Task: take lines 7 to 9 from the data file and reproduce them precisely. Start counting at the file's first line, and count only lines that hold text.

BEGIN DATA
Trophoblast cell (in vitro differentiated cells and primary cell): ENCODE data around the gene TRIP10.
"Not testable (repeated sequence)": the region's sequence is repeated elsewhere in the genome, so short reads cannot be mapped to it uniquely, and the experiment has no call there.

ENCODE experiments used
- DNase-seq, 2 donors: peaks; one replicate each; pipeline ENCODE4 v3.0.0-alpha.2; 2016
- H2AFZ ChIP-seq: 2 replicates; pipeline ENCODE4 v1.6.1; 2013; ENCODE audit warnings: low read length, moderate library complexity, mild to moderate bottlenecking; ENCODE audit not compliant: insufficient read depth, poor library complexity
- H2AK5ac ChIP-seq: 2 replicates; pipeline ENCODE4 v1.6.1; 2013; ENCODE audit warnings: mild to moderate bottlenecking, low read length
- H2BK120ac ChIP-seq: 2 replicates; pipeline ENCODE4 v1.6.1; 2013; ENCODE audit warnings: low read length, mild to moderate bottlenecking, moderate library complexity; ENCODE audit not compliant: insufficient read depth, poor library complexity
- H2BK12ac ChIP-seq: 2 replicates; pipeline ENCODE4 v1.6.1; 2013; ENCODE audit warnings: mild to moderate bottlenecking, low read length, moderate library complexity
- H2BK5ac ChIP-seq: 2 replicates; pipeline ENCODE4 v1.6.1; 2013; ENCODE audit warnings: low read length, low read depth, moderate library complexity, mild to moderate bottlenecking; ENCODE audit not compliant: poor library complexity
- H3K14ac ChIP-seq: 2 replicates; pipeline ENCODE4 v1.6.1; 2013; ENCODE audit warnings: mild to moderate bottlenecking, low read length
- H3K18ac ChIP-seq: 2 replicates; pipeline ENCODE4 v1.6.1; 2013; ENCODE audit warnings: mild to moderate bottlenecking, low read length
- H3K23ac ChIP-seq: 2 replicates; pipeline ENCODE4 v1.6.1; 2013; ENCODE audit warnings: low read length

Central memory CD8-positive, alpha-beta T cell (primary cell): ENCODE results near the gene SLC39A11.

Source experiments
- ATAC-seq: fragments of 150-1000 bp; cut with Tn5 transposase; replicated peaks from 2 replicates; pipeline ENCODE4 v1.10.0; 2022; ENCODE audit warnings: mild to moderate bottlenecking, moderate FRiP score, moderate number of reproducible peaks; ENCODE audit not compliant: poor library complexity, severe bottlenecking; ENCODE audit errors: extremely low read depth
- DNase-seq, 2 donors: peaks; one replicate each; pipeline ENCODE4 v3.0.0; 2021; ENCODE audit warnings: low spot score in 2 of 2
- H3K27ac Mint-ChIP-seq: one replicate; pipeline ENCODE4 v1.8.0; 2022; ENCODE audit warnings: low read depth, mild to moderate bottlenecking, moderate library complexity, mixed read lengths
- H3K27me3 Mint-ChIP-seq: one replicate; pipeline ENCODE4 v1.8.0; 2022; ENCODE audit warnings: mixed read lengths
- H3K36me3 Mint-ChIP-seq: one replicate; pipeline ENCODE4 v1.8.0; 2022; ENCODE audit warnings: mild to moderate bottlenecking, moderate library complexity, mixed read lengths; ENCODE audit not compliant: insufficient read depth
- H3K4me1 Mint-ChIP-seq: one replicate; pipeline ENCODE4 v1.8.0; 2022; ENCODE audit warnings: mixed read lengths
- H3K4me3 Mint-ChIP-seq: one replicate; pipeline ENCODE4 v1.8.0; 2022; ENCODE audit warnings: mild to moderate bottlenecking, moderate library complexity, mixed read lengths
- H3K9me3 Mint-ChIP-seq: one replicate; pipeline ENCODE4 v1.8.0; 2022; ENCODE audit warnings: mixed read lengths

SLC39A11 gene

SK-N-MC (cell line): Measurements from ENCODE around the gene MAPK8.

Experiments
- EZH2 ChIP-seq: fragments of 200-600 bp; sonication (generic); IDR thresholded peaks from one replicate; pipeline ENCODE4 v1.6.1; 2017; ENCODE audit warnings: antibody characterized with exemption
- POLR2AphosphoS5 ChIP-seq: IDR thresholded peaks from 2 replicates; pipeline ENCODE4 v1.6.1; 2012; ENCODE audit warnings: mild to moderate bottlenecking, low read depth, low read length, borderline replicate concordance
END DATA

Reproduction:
- H2BK120ac ChIP-seq: 2 replicates; pipeline ENCODE4 v1.6.1; 2013; ENCODE audit warnings: low read length, mild to moderate bottlenecking, moderate library complexity; ENCODE audit not compliant: insufficient read depth, poor library complexity
- H2BK12ac ChIP-seq: 2 replicates; pipeline ENCODE4 v1.6.1; 2013; ENCODE audit warnings: mild to moderate bottlenecking, low read length, moderate library complexity
- H2BK5ac ChIP-seq: 2 replicates; pipeline ENCODE4 v1.6.1; 2013; ENCODE audit warnings: low read length, low read depth, moderate library complexity, mild to moderate bottlenecking; ENCODE audit not compliant: poor library complexity